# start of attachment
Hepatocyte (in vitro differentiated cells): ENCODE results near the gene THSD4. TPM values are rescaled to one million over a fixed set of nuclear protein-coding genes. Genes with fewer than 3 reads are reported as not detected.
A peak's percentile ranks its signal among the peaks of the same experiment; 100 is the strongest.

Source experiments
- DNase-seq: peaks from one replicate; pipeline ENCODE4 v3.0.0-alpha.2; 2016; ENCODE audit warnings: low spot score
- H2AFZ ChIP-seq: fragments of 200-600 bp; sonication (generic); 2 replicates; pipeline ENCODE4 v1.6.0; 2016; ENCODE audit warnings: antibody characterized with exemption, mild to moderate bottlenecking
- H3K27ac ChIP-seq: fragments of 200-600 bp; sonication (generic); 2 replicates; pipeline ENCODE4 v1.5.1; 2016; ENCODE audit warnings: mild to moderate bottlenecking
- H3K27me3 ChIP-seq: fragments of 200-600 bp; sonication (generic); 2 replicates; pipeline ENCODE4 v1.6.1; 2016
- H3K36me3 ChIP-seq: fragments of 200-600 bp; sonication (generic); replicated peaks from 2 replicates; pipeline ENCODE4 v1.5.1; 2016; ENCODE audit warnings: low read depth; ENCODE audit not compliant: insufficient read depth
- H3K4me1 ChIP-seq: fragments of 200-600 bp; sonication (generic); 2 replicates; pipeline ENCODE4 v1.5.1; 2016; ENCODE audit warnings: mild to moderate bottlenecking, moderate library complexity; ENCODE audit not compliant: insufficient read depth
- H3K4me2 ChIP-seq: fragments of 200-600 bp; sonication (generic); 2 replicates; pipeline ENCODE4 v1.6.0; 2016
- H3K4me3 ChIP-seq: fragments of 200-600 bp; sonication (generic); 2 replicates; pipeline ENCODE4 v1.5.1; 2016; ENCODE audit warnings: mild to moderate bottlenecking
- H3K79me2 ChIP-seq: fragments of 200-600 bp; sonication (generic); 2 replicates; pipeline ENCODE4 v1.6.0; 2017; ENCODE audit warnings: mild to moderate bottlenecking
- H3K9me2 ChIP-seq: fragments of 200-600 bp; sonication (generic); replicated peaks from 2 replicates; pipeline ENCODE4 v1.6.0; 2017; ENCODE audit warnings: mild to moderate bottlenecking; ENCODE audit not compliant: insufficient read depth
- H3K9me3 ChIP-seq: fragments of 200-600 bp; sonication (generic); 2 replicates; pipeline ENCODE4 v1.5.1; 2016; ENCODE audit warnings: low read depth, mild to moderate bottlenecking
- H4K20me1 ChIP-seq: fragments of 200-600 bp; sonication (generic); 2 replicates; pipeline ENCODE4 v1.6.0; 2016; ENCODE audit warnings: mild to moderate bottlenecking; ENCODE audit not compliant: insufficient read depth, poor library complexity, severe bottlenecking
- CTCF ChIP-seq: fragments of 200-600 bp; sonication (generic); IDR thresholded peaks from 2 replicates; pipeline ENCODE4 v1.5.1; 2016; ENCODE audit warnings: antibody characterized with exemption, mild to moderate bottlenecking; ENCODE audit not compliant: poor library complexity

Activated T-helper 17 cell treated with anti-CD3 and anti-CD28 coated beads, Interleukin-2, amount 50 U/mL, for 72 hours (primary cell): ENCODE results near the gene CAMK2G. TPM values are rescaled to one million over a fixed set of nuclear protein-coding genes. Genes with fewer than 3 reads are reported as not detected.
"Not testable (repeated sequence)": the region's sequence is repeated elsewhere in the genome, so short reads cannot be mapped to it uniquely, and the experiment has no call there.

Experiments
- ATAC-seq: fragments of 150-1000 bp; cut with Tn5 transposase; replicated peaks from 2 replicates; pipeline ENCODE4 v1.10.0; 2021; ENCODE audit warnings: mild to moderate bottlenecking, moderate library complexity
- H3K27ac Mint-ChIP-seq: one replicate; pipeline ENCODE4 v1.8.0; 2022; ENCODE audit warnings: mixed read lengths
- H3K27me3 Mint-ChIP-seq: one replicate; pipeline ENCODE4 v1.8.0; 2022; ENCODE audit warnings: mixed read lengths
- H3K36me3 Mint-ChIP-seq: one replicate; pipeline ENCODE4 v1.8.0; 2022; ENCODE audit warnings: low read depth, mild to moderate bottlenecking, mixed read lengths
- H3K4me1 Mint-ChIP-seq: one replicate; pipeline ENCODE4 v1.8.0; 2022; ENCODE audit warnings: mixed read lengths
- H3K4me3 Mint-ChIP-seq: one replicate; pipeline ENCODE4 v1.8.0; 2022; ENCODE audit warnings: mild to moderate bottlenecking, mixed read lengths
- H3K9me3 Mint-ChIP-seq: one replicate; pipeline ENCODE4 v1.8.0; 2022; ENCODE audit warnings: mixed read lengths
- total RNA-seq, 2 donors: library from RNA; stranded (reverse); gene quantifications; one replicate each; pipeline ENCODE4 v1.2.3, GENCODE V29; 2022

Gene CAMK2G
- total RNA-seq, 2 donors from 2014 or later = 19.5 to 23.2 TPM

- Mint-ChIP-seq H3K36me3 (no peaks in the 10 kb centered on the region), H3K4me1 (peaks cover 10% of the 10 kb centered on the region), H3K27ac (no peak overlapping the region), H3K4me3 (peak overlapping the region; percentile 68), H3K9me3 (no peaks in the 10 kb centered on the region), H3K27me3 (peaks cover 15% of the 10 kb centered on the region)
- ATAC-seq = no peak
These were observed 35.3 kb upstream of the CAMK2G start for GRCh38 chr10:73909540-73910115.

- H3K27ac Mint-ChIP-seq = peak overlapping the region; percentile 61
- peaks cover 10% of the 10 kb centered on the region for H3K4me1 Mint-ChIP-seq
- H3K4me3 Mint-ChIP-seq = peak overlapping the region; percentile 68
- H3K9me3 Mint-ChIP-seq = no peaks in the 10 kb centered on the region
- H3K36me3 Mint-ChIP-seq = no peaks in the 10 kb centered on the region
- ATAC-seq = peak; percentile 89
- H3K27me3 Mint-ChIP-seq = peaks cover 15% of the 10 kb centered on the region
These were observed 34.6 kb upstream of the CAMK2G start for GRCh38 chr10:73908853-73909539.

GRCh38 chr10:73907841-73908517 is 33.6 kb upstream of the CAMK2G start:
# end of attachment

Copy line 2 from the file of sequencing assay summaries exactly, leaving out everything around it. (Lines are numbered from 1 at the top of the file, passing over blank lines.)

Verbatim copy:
A peak's percentile ranks its signal among the peaks of the same experiment; 100 is the strongest.